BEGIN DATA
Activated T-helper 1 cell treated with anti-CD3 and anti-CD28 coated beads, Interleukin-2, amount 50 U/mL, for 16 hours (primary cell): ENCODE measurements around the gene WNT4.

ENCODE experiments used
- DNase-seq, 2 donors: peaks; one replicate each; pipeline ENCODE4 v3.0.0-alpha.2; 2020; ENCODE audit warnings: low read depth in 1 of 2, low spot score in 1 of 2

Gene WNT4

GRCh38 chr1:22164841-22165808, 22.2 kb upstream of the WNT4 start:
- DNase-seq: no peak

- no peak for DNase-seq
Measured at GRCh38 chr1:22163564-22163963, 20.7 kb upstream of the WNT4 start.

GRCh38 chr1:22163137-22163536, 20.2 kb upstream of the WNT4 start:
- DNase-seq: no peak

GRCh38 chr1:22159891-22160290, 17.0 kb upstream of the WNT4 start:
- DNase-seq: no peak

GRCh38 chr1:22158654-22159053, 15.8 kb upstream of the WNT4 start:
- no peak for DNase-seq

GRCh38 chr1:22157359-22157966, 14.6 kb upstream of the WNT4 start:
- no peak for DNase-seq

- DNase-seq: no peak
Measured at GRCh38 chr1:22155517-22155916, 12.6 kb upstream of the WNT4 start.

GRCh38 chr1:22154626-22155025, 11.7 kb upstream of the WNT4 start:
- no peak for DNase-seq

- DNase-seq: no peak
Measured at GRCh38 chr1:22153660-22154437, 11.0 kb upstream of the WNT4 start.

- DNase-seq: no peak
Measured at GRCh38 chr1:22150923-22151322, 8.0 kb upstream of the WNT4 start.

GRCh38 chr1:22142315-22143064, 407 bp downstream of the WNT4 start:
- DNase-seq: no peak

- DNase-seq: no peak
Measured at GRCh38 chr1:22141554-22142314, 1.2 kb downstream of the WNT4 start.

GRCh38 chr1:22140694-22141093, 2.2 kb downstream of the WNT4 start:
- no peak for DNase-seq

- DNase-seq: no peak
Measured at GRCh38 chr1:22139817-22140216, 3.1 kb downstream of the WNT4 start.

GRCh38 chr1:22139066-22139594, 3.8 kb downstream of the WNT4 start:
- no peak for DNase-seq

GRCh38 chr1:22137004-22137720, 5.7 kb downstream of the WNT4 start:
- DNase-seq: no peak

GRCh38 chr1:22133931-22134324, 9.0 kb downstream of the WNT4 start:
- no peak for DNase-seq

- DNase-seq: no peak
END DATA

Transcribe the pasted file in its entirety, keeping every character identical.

Activated T-helper 1 cell treated with anti-CD3 and anti-CD28 coated beads, Interleukin-2, amount 50 U/mL, for 16 hours (primary cell): ENCODE measurements around the gene WNT4.

ENCODE experiments used
- DNase-seq, 2 donors: peaks; one replicate each; pipeline ENCODE4 v3.0.0-alpha.2; 2020; ENCODE audit warnings: low read depth in 1 of 2, low spot score in 1 of 2

Gene WNT4

GRCh38 chr1:22164841-22165808, 22.2 kb upstream of the WNT4 start:
- DNase-seq: no peak

- no peak for DNase-seq
Measured at GRCh38 chr1:22163564-22163963, 20.7 kb upstream of the WNT4 start.

GRCh38 chr1:22163137-22163536, 20.2 kb upstream of the WNT4 start:
- DNase-seq: no peak

GRCh38 chr1:22159891-22160290, 17.0 kb upstream of the WNT4 start:
- DNase-seq: no peak

GRCh38 chr1:22158654-22159053, 15.8 kb upstream of the WNT4 start:
- no peak for DNase-seq

GRCh38 chr1:22157359-22157966, 14.6 kb upstream of the WNT4 start:
- no peak for DNase-seq

- DNase-seq: no peak
Measured at GRCh38 chr1:22155517-22155916, 12.6 kb upstream of the WNT4 start.

GRCh38 chr1:22154626-22155025, 11.7 kb upstream of the WNT4 start:
- no peak for DNase-seq

- DNase-seq: no peak
Measured at GRCh38 chr1:22153660-22154437, 11.0 kb upstream of the WNT4 start.

- DNase-seq: no peak
Measured at GRCh38 chr1:22150923-22151322, 8.0 kb upstream of the WNT4 start.

GRCh38 chr1:22142315-22143064, 407 bp downstream of the WNT4 start:
- DNase-seq: no peak

- DNase-seq: no peak
Measured at GRCh38 chr1:22141554-22142314, 1.2 kb downstream of the WNT4 start.

GRCh38 chr1:22140694-22141093, 2.2 kb downstream of the WNT4 start:
- no peak for DNase-seq

- DNase-seq: no peak
Measured at GRCh38 chr1:22139817-22140216, 3.1 kb downstream of the WNT4 start.

GRCh38 chr1:22139066-22139594, 3.8 kb downstream of the WNT4 start:
- no peak for DNase-seq

GRCh38 chr1:22137004-22137720, 5.7 kb downstream of the WNT4 start:
- DNase-seq: no peak

GRCh38 chr1:22133931-22134324, 9.0 kb downstream of the WNT4 start:
- no peak for DNase-seq

- DNase-seq: no peak